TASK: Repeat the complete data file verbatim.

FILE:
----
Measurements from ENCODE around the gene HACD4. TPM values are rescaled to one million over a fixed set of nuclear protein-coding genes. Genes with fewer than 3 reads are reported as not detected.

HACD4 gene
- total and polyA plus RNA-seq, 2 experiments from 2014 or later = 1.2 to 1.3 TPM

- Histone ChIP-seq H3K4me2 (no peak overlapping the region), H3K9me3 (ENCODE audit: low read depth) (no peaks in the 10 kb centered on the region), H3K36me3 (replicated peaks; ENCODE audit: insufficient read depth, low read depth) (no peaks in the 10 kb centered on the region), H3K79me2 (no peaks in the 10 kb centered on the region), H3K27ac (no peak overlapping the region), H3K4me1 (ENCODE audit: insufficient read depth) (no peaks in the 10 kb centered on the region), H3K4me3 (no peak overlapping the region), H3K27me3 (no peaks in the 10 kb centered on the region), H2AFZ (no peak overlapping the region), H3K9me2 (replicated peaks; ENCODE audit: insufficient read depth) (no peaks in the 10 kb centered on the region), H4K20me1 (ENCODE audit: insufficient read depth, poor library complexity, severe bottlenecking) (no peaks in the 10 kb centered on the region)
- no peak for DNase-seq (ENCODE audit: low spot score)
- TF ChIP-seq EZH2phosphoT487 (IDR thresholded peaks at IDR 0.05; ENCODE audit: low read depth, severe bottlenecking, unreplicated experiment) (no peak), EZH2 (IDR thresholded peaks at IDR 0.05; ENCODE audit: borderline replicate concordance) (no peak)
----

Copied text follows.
Measurements from ENCODE around the gene HACD4. TPM values are rescaled to one million over a fixed set of nuclear protein-coding genes. Genes with fewer than 3 reads are reported as not detected.

HACD4 gene
- total and polyA plus RNA-seq, 2 experiments from 2014 or later = 1.2 to 1.3 TPM

- Histone ChIP-seq H3K4me2 (no peak overlapping the region), H3K9me3 (ENCODE audit: low read depth) (no peaks in the 10 kb centered on the region), H3K36me3 (replicated peaks; ENCODE audit: insufficient read depth, low read depth) (no peaks in the 10 kb centered on the region), H3K79me2 (no peaks in the 10 kb centered on the region), H3K27ac (no peak overlapping the region), H3K4me1 (ENCODE audit: insufficient read depth) (no peaks in the 10 kb centered on the region), H3K4me3 (no peak overlapping the region), H3K27me3 (no peaks in the 10 kb centered on the region), H2AFZ (no peak overlapping the region), H3K9me2 (replicated peaks; ENCODE audit: insufficient read depth) (no peaks in the 10 kb centered on the region), H4K20me1 (ENCODE audit: insufficient read depth, poor library complexity, severe bottlenecking) (no peaks in the 10 kb centered on the region)
- no peak for DNase-seq (ENCODE audit: low spot score)
- TF ChIP-seq EZH2phosphoT487 (IDR thresholded peaks at IDR 0.05; ENCODE audit: low read depth, severe bottlenecking, unreplicated experiment) (no peak), EZH2 (IDR thresholded peaks at IDR 0.05; ENCODE audit: borderline replicate concordance) (no peak)